Behind the Demise of SelfCare

The peril of focusing on Web content at the expense of sales

Who knew that health and wellness products cataloger SelfCare was in trouble? In fact, a number of industry observers were surprised by the Emeryville, CA-based company’s abrupt closing in December. But in hindsight, some say that the 25-year-old cataloger lost sight of its core business in favor of Web affiliations and ran out of cash.

The year 2000 started strong for SelfCare, which received $80 million in financing in March to fuel its Web partnerships. It made several deals and alliances involving such high-profile companies as NBC and ValueVision.

But by late fall, SelfCare was keeping a relatively low profile. Then in December it closed its doors and laid off its staff.

“SelfCare had a nice, growing business,” says John Lenser, a San Francisco-based catalog consultant. At its peak in the late ’90s, the company’s sales were estimated at $50 million. “But it undid the catalog business and poured millions into the Website,” Lenser says.

Craig Battle, a principal at Princeton, NJ, investment firm Tucker Alexander, agrees with that assessment: “SelfCare owner Jeffrey Rose tried to transition what he thought to be an unexciting business, catalogs, into an Internet-based strategy offering service, advice, and products for women,” he says. But emphasizing content and community not only was costly in and of itself, but it also apparently distracted from the selling of merchandise, no doubt hurting revenue.

Jirka Rysavy, president/CEO of multititle health and wellness mailer Gaiam, paid $3.5 million for more than half of SelfCare’s inventory, as well as its nontangible assets, including trademarks, names, patents, and customer lists. The Dec. 29 transaction resulted in a new company, called SelfCare Holdings. Calls to Broomfield, CO-based Gaiam were not returned.

At press time, SelfCare’s remaining $2.5 million of inventory was to be liquidated on its Website and through an auction, says Geoff Berman, vice president of Chicago-based liquidator and crisis management firm Development Specialists, which represents SelfCare’s creditors. The cataloger “executed a general assignment for the benefit of its creditors,” Berman says, which under California law is similar to a Chapter 7 bankruptcy filing, “but it’s not a public process.”

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Behind the Demise of SelfCare

The peril of focusing on Web content at the expense of sales Who knew that health and wellness products cataloger SelfCare was in trouble? In fact, a number of industry observers were surprised by the Emeryville, CA-based company’s abrupt closing in December. But in hindsight, some say that the 25-year-old cataloger lost sight of its core business in favor of Web affiliations and ran out of cash.

The year 2000 started strong for SelfCare, which received $80 million in financing in March to fuel its Web partnerships. It made several deals and alliances involving such high-profile companies as NBC and ValueVision.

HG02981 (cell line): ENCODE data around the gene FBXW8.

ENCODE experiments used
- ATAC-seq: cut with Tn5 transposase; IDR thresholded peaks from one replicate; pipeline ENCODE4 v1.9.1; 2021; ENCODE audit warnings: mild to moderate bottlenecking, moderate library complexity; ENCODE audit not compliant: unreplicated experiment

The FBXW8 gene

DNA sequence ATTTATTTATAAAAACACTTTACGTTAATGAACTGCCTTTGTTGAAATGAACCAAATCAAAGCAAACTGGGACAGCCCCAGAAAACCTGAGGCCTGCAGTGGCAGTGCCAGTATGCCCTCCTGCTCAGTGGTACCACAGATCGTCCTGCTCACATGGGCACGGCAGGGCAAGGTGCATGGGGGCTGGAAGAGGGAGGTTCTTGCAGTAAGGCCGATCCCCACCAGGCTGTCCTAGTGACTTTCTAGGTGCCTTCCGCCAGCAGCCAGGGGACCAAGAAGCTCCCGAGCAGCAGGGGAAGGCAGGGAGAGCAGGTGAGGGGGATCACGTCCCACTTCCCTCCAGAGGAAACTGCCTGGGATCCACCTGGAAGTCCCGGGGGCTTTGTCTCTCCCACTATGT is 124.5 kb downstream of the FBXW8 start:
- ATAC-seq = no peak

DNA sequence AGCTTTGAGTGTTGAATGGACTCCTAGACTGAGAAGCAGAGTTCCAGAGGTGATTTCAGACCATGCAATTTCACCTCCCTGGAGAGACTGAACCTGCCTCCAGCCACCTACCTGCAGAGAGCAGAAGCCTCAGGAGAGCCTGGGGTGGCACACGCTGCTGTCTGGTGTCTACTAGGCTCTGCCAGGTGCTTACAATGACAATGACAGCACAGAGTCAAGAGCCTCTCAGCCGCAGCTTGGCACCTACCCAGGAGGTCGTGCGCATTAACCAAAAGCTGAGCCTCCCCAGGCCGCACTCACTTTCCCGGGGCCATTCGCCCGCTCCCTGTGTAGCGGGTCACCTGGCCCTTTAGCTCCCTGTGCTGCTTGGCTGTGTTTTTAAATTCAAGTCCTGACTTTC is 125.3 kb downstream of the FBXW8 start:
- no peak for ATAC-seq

But by late fall, SelfCare was keeping a relatively low profile. Then in December it closed its doors and laid off its staff.

“SelfCare had a nice, growing business,” says John Lenser, a San Francisco-based catalog consultant. At its peak in the late ’90s, the company’s sales were estimated at $50 million. “But it undid the catalog business and poured millions into the Website,” Lenser says.

Craig Battle, a principal at Princeton, NJ, investment firm Tucker Alexander, agrees with that assessment: “SelfCare owner Jeffrey Rose tried to transition what he thought to be an unexciting business, catalogs, into an Internet-based strategy offering service, advice, and products for women,” he says. But emphasizing content and community not only was costly in and of itself, but it also apparently distracted from the selling of merchandise, no doubt hurting revenue.

Jirka Rysavy, president/CEO of multititle health and wellness mailer Gaiam, paid $3.5 million for more than half of SelfCare’s inventory, as well as its nontangible assets, including trademarks, names, patents, and customer lists. The Dec. 29 transaction resulted in a new company, called SelfCare Holdings. Calls to Broomfield, CO-based Gaiam were not returned.

At press time, SelfCare’s remaining $2.5 million of inventory was to be liquidated on its Website and through an auction, says Geoff Berman, vice president of Chicago-based liquidator and crisis management firm Development Specialists, which represents SelfCare’s creditors. The cataloger “executed a general assignment for the benefit of its creditors,” Berman says, which under California law is similar to a Chapter 7 bankruptcy filing, “but it’s not a public process.”

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3 Critical Components to Achieving the Perfect Order - NetSuite
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